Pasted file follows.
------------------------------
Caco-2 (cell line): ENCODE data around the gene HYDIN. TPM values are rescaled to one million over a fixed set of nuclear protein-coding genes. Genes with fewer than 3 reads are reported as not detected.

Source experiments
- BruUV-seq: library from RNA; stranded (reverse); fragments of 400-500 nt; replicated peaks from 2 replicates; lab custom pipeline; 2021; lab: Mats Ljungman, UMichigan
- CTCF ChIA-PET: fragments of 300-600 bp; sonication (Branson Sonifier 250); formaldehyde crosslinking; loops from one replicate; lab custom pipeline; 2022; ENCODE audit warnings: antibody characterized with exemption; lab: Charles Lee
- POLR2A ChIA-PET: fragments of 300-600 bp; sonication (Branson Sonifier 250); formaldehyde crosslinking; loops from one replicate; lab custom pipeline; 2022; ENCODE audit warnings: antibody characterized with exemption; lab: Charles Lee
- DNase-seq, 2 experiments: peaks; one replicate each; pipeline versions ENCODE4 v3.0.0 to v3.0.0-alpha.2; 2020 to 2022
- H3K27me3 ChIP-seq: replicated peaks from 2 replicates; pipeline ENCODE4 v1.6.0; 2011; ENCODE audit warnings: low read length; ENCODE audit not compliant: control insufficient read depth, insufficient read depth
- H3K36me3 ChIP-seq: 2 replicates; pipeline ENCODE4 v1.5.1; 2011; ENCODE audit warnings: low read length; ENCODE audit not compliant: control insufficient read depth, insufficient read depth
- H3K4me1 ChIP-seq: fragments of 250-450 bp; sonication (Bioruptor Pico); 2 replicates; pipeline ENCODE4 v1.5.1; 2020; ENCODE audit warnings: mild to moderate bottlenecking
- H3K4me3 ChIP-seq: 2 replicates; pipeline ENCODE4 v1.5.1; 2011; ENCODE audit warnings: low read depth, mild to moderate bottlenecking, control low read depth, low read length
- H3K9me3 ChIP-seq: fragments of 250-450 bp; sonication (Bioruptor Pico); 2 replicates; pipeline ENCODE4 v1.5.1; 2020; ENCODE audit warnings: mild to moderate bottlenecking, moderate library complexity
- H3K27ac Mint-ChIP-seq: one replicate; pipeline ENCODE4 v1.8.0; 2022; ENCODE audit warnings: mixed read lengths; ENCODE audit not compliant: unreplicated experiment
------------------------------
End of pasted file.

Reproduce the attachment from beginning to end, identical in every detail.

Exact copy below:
Caco-2 (cell line): ENCODE data around the gene HYDIN. TPM values are rescaled to one million over a fixed set of nuclear protein-coding genes. Genes with fewer than 3 reads are reported as not detected.

Source experiments
- BruUV-seq: library from RNA; stranded (reverse); fragments of 400-500 nt; replicated peaks from 2 replicates; lab custom pipeline; 2021; lab: Mats Ljungman, UMichigan
- CTCF ChIA-PET: fragments of 300-600 bp; sonication (Branson Sonifier 250); formaldehyde crosslinking; loops from one replicate; lab custom pipeline; 2022; ENCODE audit warnings: antibody characterized with exemption; lab: Charles Lee
- POLR2A ChIA-PET: fragments of 300-600 bp; sonication (Branson Sonifier 250); formaldehyde crosslinking; loops from one replicate; lab custom pipeline; 2022; ENCODE audit warnings: antibody characterized with exemption; lab: Charles Lee
- DNase-seq, 2 experiments: peaks; one replicate each; pipeline versions ENCODE4 v3.0.0 to v3.0.0-alpha.2; 2020 to 2022
- H3K27me3 ChIP-seq: replicated peaks from 2 replicates; pipeline ENCODE4 v1.6.0; 2011; ENCODE audit warnings: low read length; ENCODE audit not compliant: control insufficient read depth, insufficient read depth
- H3K36me3 ChIP-seq: 2 replicates; pipeline ENCODE4 v1.5.1; 2011; ENCODE audit warnings: low read length; ENCODE audit not compliant: control insufficient read depth, insufficient read depth
- H3K4me1 ChIP-seq: fragments of 250-450 bp; sonication (Bioruptor Pico); 2 replicates; pipeline ENCODE4 v1.5.1; 2020; ENCODE audit warnings: mild to moderate bottlenecking
- H3K4me3 ChIP-seq: 2 replicates; pipeline ENCODE4 v1.5.1; 2011; ENCODE audit warnings: low read depth, mild to moderate bottlenecking, control low read depth, low read length
- H3K9me3 ChIP-seq: fragments of 250-450 bp; sonication (Bioruptor Pico); 2 replicates; pipeline ENCODE4 v1.5.1; 2020; ENCODE audit warnings: mild to moderate bottlenecking, moderate library complexity
- H3K27ac Mint-ChIP-seq: one replicate; pipeline ENCODE4 v1.8.0; 2022; ENCODE audit warnings: mixed read lengths; ENCODE audit not compliant: unreplicated experiment